On November 27th, 2018, PSI-Europe organized, in collaboration with Share-Net International, a breakfast meeting under the title “Making the Case for Menstrual Health: Why Periods Matter for Sexual and Reproductive Health”. The group discussed about how menstrual health can help deliver better reproductive care through the life-cycle and how to make this work youth-friendly and appealing to mainstream audiences.
Odette Hekster, Deputy Managing Director of PSI-Europe, opened and closed the event on behalf of PSI-Europe. She explained how menstrual health is not simply a sanitation matter, but above all, a Sexual and Reproductive Health and Rights (SRHR) one, which needs to be integrated in programs and advocacy efforts.
Three presentations followed: Hilda Alberda, Director of Planning Monitoring and Evaluation (PMEL) at Simavi underlined the importance of evidence-base programming. Melodi Tamarzians, Youth Ambassador for Sexual and Reproductive Health and Rights (SRHR) for the Netherlands, highlighted how we need to have youth at the table when programming for menstrual health. Mariah Mansvelt Beck, co-founder and CEO of YONI, encouraged the group to choose appealing messages and visuals that can resonate with broader audiences and break the taboo.
A panel discussion followed the presentations, facilitated by Maria Carmen Punzi, Program Coordinator at PSI-Europe and Focal Point for Menstrual Health at PSI.
Dorine Thomissen, Senior Program Manager for SRHR at Simavi joined Melodi and Mariah at the panel. She reflected on the value of using menstrual health as entry point for broader SRHR topics, which she has observed in programs in Ghana and Indonesia.
- When we want to improve Reproductive Health, we miss out if we don’t address Menstrual Health: Reproductive health is not only about contraception and pregnancy (and abortion), it is about life-cycle care, from pre-menarche to post-menopause. We should look at all episodes of vaginal bleeding (and fluid) across the reproductive life-cycle.
- We should change the terminology: from menstrual hygiene to menstrual health. We should change the industry that, to a large extent (expect from some new players in the market), tends to look at menstrual hygiene management and overlook holistic women’s reproductive health needs.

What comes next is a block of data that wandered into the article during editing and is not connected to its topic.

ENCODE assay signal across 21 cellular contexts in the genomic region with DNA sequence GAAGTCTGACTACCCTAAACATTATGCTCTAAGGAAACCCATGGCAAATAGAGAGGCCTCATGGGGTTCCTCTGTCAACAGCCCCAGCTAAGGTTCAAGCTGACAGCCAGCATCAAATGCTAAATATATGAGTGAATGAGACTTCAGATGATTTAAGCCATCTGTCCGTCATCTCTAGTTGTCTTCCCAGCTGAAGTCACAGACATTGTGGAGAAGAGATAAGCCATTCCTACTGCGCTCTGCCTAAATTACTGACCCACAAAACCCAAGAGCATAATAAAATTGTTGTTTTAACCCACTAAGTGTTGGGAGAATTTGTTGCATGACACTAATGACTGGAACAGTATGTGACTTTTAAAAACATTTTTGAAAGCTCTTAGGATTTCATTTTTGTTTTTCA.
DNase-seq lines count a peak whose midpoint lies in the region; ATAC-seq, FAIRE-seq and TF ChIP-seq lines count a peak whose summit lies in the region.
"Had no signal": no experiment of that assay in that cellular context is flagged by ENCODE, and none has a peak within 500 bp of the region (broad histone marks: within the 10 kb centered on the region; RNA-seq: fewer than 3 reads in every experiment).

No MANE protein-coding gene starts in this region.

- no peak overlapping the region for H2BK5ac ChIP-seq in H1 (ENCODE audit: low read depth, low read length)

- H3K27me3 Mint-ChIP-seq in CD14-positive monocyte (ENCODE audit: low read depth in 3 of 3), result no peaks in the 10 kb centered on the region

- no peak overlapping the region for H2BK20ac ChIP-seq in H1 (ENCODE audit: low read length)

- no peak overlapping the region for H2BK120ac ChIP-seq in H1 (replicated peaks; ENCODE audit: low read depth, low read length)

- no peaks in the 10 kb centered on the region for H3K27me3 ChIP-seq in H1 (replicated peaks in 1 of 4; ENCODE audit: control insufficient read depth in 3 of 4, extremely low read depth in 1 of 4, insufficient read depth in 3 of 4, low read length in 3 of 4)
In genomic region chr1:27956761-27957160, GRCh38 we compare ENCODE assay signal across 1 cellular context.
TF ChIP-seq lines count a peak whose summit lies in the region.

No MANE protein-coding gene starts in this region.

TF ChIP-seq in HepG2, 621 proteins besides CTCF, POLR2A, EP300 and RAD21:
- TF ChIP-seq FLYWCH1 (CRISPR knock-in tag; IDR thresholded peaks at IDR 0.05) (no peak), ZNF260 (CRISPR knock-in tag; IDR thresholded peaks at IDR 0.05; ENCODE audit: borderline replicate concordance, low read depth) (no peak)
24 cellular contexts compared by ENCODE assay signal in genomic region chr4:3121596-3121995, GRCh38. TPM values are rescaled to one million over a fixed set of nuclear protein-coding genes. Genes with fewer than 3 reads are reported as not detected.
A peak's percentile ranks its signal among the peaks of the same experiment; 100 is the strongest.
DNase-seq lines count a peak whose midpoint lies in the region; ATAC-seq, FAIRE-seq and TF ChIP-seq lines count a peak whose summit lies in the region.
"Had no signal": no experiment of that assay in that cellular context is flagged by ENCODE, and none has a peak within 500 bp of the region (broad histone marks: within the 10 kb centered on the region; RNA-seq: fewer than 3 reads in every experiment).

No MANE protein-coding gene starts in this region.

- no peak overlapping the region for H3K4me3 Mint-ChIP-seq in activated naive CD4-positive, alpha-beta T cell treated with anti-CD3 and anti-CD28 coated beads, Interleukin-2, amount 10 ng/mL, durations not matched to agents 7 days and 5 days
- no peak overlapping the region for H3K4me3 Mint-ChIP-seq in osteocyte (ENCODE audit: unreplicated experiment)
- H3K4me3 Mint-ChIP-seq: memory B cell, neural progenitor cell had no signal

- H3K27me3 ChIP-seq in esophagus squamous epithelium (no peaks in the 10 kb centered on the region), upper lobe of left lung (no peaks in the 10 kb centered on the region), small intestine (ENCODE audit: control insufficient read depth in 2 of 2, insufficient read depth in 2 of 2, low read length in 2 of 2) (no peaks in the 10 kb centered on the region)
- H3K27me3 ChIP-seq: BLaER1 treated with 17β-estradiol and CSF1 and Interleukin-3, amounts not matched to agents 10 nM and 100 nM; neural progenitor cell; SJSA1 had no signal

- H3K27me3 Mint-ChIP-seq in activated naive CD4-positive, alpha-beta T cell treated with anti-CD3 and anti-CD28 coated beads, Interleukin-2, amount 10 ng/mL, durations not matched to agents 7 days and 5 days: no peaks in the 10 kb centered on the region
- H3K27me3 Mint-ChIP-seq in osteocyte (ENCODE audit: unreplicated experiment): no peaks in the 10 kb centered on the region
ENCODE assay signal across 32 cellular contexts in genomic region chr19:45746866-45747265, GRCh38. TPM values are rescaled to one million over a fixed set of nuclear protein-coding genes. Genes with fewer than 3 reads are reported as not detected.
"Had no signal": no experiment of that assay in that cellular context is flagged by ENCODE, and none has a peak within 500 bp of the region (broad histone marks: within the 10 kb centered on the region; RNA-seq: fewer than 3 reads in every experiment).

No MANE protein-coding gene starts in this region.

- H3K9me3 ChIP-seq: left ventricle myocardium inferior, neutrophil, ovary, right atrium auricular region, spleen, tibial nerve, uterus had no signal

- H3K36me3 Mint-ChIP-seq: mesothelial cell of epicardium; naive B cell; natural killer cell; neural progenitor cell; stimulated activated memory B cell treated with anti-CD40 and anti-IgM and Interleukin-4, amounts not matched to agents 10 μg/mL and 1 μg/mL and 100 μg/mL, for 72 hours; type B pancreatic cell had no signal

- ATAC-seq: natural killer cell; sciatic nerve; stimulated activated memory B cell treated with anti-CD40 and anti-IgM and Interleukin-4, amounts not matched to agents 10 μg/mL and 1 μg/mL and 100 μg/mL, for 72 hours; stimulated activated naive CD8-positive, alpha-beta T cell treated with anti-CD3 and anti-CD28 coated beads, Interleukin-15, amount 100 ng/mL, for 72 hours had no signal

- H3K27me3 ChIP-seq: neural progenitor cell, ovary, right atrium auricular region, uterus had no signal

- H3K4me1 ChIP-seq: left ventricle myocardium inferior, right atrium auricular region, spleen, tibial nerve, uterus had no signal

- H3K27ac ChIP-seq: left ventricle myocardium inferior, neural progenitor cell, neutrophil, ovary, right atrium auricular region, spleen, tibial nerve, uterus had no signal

- Menstrual health is often not part of the sexual and reproductive health agenda of young people. We can change this by bringing young people on board in defining this agenda and involving them in program design. Include young people and fund youth organizations.
- Focus time and money on translating our messages that resonate better with women (also with high quality visuals). Great examples from care.
- Involve men in the discussion and educate them while keeping a safe space for women.
- Dedicate more resources to research to fill the knowledge gap and, at the same time, better share and use of existing knowledge to build the evidence that menstrual health leads to better health (physical and mental) outcomes.
Relevant tools and resources
- “NORMAL Counseling Tool for Menstrual Bleeding Changes (job aid)” (PSI and partners)
- Rademacher KH, Sergison J, Glish L, et al. Menstrual bleeding changes are NORMAL: proposed counseling tool to address common reasons for non-use and discontinuation of contraception. Glob Health Sci Pract. 2018;6(3)603-610.
- Sommer M, Phillips-Howard PA, Mahon T, et al. Beyond menstrual hygiene: addressing vaginal bleeding throughout the life course in low and middle-income countries. BMJ Glob Health 2017;2:e000405. DOI: 10.1136/ bmjgh-2017-000405
- Siobán D. Harlow & Oona M.R. Campbell (2000) Menstrual dysfunction: A missed opportunity for improving reproductive health in developing countries, Reproductive Health Matters, 8:15, 142-147, DOI: 10.1016/S0968-8080(00)90016-8
- Menstrual Health Training Manual (Simavi)
- Menstrual Hygiene Webinar Series (Simavi and partners)
- The Cycle Story (YONI)
PDF Report – Making the case for Menstrual Health